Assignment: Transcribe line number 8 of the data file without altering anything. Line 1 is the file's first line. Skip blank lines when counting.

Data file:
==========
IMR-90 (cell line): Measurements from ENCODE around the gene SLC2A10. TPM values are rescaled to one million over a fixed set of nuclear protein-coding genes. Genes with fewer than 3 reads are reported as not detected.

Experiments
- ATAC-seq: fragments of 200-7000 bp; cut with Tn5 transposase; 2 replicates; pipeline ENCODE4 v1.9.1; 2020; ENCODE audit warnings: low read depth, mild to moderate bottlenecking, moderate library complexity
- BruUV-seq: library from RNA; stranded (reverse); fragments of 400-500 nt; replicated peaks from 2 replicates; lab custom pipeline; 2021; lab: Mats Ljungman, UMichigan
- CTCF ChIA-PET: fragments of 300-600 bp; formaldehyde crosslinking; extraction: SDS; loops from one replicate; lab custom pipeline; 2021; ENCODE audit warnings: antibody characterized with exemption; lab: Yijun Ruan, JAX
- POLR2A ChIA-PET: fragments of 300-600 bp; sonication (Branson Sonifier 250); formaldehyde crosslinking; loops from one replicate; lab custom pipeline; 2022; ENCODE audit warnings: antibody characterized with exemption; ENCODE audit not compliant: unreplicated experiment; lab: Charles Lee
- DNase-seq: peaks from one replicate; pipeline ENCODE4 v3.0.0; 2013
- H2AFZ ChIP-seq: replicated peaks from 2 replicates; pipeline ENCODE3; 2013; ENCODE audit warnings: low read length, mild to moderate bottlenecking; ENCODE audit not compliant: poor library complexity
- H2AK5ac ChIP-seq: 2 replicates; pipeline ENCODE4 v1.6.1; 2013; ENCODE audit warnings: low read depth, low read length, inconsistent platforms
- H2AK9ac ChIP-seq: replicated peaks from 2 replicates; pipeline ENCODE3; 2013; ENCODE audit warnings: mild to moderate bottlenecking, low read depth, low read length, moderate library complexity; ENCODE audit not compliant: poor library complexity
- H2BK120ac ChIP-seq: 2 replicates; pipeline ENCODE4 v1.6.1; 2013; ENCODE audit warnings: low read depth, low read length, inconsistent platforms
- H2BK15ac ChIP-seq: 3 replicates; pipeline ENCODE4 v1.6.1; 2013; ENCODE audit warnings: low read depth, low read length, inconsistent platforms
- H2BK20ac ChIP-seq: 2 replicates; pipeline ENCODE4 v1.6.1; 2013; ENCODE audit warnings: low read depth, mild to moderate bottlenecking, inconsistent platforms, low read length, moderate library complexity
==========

- H2AFZ ChIP-seq: replicated peaks from 2 replicates; pipeline ENCODE3; 2013; ENCODE audit warnings: low read length, mild to moderate bottlenecking; ENCODE audit not compliant: poor library complexity